Pleas for DIRCO to help South Africans stranded abroad, or stuck in SA with jobs abroad, have increased as many run out of money, medicine and hope. The DA today issued a call for Dirco to liaise better with embassies in helping get citizens home; and AfriForum this morning issued urgent court papers in an effort to find solutions to the many problems facing South African citizens needing repatriation, including the fact that they are still required to spend a minimum of 14 days in quarantine in a state facility, while most have the ability and would prefer to isolate themselves.
The organisation says those in quarantine have no formal channel through which to address issues quickly and effectively.
“Slow repatriation processes, poor communication and late testing for the virus cause them additional unnecessary distress,” says AfriForum.
While over 5,000 South Africans HAVE been successfully repatriated since Lockdown began, there are at least 3,000 more (according to DIRCO’s Director-General) who are desperate to get home – running out of money, medicine and hope. There are also thousands more who are Locked in South Africa, as desperate to leave and return to their normal country of residence and their jobs.
SAPeople has been inundated with messages that range from heartbreaking (“please help, my mother is dying”) to frustrated and desperate (“we have tried to catch four planes from OR Tambo now”). They all come from South Africans in and out of SA who are being thwarted in their attempts to return home or return to work abroad… all stumbling at the same hurdle, they say – the SA government… specifically, the Department of International Relations and Cooperation (DIRCO) and Home Affairs.
While we know that the guys in the DIRCO 24-hour centre have been working around the clock (and have been extremely helpful each time we’ve called on behalf of someone desperate), and that Dirco has helped facilitate the repatriation of thousands of South Africans back to SA… there unfortunately seems to have been some flaws and hold-ups, mixed messages, unnecessary red tape and a lack of communication between Dirco, border control staff and airlines.
It’s not an ordinary situation and everybody is learning as they go along. But sometimes there appears to be no common sense, compassion or a simple check of facts. Passengers that are told by Dirco that they can fly, arrive at the airport to be turned away. A father and his 12-year-old are refused entry onto a plane with the rest of their family because they are accused of having recently visited a high-risk Covid area (they hadn’t travelled in over a year, but due to some ineptitude somewhere, their names were added to a no-go list).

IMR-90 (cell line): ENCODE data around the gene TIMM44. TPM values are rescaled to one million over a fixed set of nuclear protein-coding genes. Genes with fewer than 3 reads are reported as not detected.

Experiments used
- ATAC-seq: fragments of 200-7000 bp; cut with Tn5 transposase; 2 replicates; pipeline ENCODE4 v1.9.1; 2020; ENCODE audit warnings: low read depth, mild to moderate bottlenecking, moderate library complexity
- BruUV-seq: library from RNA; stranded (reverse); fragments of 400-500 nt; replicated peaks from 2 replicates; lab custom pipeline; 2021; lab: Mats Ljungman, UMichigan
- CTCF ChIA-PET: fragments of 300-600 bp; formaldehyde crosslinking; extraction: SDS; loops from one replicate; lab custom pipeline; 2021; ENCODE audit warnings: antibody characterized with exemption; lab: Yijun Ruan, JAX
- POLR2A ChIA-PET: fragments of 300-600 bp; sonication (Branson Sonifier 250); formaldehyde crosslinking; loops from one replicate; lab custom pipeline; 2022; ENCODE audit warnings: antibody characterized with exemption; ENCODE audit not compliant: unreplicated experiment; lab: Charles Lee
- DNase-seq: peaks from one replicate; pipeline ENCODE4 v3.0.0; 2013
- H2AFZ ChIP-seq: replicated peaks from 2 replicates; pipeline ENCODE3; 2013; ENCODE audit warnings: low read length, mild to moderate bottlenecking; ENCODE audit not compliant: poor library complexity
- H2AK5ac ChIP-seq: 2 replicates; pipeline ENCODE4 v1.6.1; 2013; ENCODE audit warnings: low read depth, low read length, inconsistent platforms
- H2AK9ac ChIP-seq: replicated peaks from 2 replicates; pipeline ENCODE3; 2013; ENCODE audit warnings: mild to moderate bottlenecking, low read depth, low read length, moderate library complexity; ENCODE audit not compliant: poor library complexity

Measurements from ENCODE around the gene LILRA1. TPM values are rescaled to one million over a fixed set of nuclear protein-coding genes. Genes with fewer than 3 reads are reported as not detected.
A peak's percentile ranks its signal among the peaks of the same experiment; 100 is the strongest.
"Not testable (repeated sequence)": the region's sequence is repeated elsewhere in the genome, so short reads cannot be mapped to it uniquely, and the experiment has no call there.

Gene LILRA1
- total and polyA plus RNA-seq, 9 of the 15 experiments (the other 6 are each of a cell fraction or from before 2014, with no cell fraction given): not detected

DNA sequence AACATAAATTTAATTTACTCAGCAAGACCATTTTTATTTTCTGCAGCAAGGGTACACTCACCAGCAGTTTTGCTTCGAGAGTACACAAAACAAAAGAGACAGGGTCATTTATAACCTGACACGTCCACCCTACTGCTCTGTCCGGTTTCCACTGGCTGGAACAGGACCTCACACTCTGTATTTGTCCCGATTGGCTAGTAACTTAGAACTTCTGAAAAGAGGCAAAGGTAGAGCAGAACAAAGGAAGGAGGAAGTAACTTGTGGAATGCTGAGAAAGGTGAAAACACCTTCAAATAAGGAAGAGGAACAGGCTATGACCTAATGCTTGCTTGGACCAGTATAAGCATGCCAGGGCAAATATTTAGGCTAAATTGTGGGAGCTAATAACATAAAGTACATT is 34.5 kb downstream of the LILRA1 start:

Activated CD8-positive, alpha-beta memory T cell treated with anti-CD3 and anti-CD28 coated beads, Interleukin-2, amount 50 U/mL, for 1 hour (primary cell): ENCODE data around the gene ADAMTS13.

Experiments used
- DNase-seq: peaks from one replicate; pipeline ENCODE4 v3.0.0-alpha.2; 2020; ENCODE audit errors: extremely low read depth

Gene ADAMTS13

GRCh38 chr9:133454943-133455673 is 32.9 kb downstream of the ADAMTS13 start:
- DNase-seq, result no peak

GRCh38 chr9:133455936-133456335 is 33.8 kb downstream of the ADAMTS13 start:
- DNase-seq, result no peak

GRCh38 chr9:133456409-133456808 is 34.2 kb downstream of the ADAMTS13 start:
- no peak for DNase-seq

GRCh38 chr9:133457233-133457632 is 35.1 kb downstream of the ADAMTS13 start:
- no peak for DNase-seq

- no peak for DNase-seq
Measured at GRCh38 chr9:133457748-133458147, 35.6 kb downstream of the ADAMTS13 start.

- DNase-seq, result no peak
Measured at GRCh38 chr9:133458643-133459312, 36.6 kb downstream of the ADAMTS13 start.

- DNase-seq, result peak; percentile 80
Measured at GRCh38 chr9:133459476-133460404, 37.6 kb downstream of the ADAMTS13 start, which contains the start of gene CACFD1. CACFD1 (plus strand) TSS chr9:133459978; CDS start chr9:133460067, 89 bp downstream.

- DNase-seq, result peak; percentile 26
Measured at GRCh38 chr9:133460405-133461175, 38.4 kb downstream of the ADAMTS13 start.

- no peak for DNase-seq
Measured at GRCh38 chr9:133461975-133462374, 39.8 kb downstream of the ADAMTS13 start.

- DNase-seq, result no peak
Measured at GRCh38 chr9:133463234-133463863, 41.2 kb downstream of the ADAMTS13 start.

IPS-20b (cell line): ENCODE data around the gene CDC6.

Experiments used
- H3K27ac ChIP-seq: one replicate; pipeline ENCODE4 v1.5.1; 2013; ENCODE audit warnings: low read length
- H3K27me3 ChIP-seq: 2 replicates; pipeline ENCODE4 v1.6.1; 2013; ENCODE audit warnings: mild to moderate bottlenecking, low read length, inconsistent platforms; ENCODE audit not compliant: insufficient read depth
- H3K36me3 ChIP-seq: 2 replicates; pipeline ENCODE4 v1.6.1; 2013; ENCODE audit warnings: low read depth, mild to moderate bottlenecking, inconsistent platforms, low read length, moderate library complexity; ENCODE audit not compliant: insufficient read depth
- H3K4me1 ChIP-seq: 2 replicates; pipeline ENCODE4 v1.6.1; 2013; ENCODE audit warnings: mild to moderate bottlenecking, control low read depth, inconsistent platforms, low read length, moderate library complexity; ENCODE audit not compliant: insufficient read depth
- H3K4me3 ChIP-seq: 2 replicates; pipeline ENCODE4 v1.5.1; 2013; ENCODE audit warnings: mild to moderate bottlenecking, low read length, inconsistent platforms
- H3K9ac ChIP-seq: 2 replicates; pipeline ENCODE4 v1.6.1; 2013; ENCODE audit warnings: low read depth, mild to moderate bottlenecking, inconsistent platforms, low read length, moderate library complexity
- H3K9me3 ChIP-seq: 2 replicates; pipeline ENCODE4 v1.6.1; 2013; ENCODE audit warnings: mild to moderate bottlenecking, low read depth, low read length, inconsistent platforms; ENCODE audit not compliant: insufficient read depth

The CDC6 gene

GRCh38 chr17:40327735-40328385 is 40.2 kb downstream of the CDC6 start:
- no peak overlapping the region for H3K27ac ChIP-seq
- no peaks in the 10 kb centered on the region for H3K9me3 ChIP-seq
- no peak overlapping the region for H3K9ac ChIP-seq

For many South Africans their spirits are broken. This morning an exasperated Stephen Geldenhuys, who is an admin of the FB group South African Offshore Workers Unite (join here), said: “I have noticed that there has been a lot of talk from government but no proper structure in place or any sort of proper plan to get Oil and Gas contractors back to work… it seems like their left hand is not aware of what the right hand is doing which is making it very difficult to get back to work.
“Some contractors have made it to JHB via vehicle to fly out on a chartered flight, just to arrive and find out they not able to fly. South African Government is making it virtually impossible for us to earn a living, they are the prime reason why we find ourselves unemployed with the possibility of losing everything including our ability to provide for our families. All this while they earn full salaries. It’s a shame and I’m embarrassed to call myself South African, while my co-workers from other countries are able to travel from Europe to their place of employment with no problem.”
The South African oil and gas workers have set up a petition on Change.org here.
DA Calls for DIRCO to work with Embassies to bring stranded South Africans home